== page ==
Hammerting is a vertical dwarven mining colony sim that gives us a nice blend of gameplay to mess around with, while we were able to tailor the experience to our own preferences. In the beginning, you can set not only the difficulty but also the size of the mountain you’re playing with (this changes the available building space), and if you’d like to up the challenge you can opt to get periodic waves of enemies. After this, you’re dropped into the game, and after a short tutorial that doesn’t explain as much as it should, you start building your colony. The basic thing you’ll be doing is issuing orders for your dwarves. This starts off with simple ones, like where to move or what to mine, before moving onto more complicated matters such as constructing buildings and crafting.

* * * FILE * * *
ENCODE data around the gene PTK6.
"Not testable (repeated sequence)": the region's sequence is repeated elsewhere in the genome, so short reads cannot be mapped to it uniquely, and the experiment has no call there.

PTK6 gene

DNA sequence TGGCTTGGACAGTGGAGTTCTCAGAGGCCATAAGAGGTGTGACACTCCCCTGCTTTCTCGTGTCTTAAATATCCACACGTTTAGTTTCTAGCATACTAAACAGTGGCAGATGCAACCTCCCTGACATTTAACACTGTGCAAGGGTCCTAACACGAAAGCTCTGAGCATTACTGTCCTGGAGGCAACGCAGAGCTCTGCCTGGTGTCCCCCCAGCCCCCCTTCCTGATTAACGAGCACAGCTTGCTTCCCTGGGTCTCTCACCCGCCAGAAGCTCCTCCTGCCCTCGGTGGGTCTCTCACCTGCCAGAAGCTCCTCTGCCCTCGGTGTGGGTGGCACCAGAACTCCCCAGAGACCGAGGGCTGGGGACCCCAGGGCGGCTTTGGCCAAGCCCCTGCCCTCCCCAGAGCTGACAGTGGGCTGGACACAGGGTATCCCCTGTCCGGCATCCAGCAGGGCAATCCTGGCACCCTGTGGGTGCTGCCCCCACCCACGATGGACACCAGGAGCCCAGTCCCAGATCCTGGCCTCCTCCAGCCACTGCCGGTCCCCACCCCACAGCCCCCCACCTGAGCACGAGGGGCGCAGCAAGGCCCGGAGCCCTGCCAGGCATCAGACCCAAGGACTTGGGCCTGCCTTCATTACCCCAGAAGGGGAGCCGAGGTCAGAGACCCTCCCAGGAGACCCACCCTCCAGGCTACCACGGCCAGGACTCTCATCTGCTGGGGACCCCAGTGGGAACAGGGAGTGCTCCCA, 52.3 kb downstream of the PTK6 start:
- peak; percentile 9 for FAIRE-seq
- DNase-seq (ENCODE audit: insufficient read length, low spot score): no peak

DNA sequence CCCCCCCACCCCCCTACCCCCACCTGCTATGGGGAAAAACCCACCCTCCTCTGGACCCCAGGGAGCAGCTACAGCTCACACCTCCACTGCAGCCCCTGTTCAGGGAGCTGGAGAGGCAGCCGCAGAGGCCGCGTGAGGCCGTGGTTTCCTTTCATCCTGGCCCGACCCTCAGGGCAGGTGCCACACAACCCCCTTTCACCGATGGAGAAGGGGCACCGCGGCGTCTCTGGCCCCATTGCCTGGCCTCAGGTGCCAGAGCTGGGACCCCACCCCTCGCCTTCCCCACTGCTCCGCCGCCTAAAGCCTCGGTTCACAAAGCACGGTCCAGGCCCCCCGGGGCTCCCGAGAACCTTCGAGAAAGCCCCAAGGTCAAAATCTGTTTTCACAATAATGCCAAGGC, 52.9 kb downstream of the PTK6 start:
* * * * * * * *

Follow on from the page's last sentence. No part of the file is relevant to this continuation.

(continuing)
In the beginning, not that much is available to you either in terms of building or crafting, but as you explore the caves, you can stumble upon treasure and earn lore points. These points can be spent on research and unlocking new things. Before long, you’ll be making houses for your dwarfs, farming underground, and doing all sorts of crafts, which is good since your dwarfs aren’t going to want to keep working and expanding the colony if you’re not meeting their basic needs for food and housing. Each individual dwarf also has their own skill tree that they can advance by leveling up, meaning you can specialize them to perform a specific task, such as scouting or metalwork.